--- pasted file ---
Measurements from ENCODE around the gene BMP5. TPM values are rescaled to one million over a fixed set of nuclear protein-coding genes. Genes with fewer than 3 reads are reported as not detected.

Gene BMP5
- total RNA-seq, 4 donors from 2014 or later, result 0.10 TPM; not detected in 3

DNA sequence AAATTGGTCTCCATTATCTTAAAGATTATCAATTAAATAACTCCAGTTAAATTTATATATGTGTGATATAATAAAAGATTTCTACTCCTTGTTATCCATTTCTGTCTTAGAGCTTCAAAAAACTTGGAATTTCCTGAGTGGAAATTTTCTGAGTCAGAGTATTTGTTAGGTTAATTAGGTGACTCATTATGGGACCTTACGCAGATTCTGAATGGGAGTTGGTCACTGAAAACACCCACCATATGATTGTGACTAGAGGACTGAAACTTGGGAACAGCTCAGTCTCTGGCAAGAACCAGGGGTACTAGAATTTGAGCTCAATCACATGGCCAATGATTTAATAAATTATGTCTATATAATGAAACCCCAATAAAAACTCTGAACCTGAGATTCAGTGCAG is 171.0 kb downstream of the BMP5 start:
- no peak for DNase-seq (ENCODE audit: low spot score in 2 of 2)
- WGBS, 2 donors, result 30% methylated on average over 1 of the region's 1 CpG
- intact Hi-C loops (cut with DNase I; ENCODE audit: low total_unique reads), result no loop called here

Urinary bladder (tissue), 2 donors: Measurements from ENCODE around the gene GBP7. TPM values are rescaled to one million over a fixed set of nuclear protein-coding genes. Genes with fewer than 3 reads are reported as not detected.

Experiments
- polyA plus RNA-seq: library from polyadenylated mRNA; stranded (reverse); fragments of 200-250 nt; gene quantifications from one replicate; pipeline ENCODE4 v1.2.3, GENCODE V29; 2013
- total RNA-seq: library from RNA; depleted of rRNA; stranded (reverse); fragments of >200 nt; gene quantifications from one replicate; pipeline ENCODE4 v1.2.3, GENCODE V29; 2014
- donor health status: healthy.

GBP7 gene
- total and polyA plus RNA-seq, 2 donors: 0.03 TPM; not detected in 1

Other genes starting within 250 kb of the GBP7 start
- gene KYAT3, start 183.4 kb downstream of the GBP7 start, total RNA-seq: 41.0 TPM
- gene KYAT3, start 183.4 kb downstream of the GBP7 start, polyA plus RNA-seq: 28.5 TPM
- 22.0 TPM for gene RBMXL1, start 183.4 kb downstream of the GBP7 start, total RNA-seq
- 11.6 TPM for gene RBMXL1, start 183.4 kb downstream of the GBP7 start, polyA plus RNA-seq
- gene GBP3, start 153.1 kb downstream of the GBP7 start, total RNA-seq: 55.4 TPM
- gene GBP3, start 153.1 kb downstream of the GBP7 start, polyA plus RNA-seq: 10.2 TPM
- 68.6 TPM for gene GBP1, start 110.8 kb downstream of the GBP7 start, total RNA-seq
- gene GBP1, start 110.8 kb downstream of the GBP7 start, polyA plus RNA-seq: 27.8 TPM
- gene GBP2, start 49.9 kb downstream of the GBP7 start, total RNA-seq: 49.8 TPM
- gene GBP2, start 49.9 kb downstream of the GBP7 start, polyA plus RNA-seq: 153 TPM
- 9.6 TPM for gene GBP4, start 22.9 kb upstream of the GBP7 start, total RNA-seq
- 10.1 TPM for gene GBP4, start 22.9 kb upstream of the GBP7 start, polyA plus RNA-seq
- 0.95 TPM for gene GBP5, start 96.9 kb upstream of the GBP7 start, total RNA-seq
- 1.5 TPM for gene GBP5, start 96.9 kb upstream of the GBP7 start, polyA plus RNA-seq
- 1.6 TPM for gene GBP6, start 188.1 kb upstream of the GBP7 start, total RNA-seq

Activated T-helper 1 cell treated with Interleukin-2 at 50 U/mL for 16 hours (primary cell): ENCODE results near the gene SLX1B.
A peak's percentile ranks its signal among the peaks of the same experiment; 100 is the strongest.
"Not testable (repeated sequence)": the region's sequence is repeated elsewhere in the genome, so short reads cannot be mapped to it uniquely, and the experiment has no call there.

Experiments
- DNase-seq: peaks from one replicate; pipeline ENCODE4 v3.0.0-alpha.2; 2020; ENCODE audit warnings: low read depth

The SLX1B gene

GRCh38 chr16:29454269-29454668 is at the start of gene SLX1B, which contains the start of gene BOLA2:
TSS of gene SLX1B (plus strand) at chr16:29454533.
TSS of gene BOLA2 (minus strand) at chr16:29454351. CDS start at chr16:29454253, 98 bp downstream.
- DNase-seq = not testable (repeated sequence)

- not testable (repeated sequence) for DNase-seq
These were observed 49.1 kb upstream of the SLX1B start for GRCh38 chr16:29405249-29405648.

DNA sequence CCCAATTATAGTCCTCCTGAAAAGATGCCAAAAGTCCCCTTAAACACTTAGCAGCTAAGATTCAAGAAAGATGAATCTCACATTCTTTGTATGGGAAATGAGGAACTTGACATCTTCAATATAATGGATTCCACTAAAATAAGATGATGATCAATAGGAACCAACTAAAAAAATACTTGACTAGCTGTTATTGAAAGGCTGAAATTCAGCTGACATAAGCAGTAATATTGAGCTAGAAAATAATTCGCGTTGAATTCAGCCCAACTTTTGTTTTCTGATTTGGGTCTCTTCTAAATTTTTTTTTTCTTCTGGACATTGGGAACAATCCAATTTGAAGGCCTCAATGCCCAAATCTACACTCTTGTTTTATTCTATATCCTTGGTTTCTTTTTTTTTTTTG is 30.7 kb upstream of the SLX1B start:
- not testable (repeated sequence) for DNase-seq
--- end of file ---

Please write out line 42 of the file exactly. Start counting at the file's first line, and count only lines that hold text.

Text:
These were observed 49.1 kb upstream of the SLX1B start for GRCh38 chr16:29405249-29405648.